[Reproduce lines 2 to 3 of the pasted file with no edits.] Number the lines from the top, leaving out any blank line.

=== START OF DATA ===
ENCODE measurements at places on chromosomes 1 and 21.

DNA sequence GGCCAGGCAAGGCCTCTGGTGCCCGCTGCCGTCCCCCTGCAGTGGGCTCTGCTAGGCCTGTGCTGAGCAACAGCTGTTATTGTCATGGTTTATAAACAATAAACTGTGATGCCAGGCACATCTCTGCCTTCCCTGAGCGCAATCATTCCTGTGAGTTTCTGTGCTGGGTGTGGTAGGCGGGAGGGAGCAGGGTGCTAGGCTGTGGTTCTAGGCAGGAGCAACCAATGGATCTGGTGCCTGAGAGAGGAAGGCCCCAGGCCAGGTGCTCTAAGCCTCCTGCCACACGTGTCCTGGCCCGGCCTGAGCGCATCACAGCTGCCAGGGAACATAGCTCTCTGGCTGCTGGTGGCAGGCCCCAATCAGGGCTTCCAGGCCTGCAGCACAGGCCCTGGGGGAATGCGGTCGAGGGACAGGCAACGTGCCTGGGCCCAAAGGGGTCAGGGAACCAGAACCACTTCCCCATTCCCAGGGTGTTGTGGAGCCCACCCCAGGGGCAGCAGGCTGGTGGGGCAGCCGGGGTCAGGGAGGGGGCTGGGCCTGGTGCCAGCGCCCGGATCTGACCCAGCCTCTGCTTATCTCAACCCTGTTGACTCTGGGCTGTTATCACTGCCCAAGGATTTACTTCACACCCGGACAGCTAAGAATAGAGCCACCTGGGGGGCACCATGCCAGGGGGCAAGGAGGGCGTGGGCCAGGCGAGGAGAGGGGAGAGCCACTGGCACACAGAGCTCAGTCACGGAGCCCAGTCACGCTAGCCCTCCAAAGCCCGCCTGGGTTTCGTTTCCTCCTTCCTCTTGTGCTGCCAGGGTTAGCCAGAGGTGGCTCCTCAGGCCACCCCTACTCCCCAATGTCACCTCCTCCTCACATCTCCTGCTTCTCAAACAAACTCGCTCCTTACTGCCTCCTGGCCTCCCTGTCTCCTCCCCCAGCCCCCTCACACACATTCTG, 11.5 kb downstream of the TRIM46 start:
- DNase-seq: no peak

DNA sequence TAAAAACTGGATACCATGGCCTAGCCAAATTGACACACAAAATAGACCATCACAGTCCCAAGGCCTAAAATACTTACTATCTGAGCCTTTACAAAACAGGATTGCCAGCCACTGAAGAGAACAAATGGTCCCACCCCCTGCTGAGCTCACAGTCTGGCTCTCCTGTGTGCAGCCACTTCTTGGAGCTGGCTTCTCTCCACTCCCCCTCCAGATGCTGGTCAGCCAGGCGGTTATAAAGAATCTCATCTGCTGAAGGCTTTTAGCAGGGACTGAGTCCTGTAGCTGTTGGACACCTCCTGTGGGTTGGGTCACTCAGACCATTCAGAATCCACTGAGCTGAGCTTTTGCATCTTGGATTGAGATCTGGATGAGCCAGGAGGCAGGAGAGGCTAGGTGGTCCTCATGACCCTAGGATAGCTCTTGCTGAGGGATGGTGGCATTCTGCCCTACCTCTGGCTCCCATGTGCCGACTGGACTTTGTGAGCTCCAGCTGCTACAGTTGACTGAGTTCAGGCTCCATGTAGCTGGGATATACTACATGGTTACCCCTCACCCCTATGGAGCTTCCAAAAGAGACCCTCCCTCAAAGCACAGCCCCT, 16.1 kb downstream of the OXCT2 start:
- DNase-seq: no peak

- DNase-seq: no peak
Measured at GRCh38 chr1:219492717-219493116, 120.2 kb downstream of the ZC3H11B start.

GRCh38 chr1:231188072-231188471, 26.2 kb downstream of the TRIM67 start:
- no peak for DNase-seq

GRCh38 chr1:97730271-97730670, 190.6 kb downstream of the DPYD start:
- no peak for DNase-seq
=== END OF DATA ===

DNA sequence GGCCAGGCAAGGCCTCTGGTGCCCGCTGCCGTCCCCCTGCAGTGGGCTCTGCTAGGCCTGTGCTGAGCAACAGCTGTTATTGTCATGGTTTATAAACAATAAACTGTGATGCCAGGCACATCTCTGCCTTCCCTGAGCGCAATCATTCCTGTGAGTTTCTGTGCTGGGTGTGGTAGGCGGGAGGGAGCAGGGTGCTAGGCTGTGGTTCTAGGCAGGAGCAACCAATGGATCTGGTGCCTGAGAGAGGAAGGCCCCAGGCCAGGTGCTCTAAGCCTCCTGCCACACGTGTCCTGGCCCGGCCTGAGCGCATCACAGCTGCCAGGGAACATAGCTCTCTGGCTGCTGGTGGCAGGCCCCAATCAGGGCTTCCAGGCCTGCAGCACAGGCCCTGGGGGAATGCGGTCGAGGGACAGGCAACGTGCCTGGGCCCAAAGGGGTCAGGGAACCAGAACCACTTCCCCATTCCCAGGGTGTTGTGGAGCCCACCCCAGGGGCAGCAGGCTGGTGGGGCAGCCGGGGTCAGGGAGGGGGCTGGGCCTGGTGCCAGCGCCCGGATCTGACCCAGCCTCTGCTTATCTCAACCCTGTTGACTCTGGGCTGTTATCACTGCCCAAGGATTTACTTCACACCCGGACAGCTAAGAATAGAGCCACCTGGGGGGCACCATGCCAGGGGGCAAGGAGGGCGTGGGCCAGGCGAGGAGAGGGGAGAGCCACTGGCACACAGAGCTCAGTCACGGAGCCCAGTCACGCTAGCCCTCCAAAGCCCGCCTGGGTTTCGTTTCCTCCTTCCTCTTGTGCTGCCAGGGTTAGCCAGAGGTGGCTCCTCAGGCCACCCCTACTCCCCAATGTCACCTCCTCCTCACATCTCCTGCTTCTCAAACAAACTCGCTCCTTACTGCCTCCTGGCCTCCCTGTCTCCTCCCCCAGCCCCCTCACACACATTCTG, 11.5 kb downstream of the TRIM46 start:
- DNase-seq: no peak